This research report was prepared by the Research Department of Old Mutual Securities Limited. Old Mutual Securities Limited is a securities trading company licensed by the Capital Markets Authority (Kenya) for the purpose of facilitating trade on the Nairobi Securities Exchange.

With the Kenyan shilling having lost value by 6.9% YTD to KES 96.94/USD coupled with high inflation levels of 6.87% in May 2015, the CBR was hiked as anticipated. The CBK increased the rate by 150bps to 10.0% from 8.50% previously. Below are our expectations going forward;

  • Commercial banks to increase base lending rates - With the 150bps hike, we expect an increase albeit marginal on commercial banks base lending rates which may slow down the lending activity in the economy.  Nonetheless, we expect the banks to adjust lending rates within a very short time even though this might not be the case when it comes to adjusting the deposit rates.

  • Slowdown in loan books and rise on NPLs – With a higher cost of credit, we expect gradual slowdown on loan book growth  and a deteriorating book quality on the back of higher delinquency rates. Nonetheless, we expect the loan book growth to be driven by small and medium enterprises borrowing.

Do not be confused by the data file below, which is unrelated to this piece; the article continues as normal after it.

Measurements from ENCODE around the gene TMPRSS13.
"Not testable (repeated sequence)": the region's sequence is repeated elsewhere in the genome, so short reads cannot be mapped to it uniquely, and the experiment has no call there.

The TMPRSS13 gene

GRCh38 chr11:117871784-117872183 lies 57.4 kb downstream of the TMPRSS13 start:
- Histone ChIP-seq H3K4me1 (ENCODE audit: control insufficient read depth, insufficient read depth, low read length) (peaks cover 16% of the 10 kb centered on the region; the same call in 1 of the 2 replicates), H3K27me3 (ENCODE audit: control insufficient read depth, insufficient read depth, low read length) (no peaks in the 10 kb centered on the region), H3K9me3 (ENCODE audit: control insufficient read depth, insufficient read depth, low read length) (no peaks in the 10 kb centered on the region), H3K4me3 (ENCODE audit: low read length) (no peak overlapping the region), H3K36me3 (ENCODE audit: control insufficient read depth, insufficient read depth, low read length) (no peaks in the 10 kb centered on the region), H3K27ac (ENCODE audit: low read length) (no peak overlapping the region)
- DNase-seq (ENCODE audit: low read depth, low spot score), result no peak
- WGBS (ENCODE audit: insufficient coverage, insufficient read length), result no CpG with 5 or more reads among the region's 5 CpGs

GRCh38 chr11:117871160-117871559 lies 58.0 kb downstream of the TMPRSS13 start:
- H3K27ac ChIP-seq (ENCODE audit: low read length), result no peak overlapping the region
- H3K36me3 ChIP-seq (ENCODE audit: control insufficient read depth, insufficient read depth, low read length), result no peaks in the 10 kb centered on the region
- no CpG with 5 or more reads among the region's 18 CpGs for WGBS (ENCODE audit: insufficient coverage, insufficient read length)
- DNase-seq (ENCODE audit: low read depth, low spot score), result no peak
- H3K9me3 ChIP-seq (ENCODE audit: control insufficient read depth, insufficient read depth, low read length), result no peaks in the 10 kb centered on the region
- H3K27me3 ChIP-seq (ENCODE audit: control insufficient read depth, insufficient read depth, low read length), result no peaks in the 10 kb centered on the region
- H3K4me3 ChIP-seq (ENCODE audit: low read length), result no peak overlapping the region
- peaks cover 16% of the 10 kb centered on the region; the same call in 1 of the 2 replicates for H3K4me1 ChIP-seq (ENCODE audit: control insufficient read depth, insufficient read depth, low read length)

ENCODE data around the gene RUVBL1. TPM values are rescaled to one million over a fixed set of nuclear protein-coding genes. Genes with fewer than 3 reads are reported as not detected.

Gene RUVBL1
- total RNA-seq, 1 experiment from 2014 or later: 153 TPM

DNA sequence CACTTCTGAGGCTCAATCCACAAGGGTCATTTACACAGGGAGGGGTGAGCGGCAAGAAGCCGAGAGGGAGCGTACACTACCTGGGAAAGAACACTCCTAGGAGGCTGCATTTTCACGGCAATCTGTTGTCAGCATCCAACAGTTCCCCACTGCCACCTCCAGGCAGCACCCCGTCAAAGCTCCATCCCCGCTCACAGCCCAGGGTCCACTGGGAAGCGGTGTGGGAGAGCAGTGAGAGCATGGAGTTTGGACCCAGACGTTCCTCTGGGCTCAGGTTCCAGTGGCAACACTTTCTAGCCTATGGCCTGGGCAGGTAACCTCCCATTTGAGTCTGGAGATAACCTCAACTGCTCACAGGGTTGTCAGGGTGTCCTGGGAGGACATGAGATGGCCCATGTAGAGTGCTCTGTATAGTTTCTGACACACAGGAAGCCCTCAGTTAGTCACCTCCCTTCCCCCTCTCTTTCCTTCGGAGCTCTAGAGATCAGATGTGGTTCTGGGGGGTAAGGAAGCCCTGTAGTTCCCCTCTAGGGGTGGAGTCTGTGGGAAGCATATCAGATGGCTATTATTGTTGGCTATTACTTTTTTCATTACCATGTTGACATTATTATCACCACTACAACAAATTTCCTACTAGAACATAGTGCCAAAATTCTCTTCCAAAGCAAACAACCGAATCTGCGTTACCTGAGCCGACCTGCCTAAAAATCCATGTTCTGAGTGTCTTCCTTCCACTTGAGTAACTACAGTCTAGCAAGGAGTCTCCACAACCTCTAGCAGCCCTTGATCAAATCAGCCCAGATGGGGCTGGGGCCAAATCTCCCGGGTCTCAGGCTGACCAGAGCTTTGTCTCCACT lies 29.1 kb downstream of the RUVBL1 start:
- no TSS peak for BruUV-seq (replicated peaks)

• Higher loan book provisions– we expect commercial banks to make higher provisions on  their loan book which will exert pressure on the banks profitability and also  CBK might dance to the tune of IMF on maintaining proper checks on risk management in the banking sector.

  •  Return trade off – We expect to see an excitement on the banks’ treasury management (i.e. call deposits and fixed deposits), but a slowdown in the bond market. We further anticipate tight market liquidity going forward which means the money market yields will follow an upward trajectory in near term. The current interbank rate stood at 13.2845% from 7.0102% in the beginning of the year.

  •  Possible positive effects on the exchange – With the expectation of tight market liquidity coupled with IMF’S USD 497.1 Million Stand-by Arrangement and USD 191.2 Million Stand-by Credit Facility, we expect a relative stable shilling going forward. The level of usable foreign exchange reserves held by the Central Bank of Kenya (CBK) stood at USD 6,735 million (4.31 months of import cover) last week vis-à-vis USD 7,071 million by end of Q1:15. This indicates that CBK actively sold green backs in the market in order to stabilize the ailing shilling.

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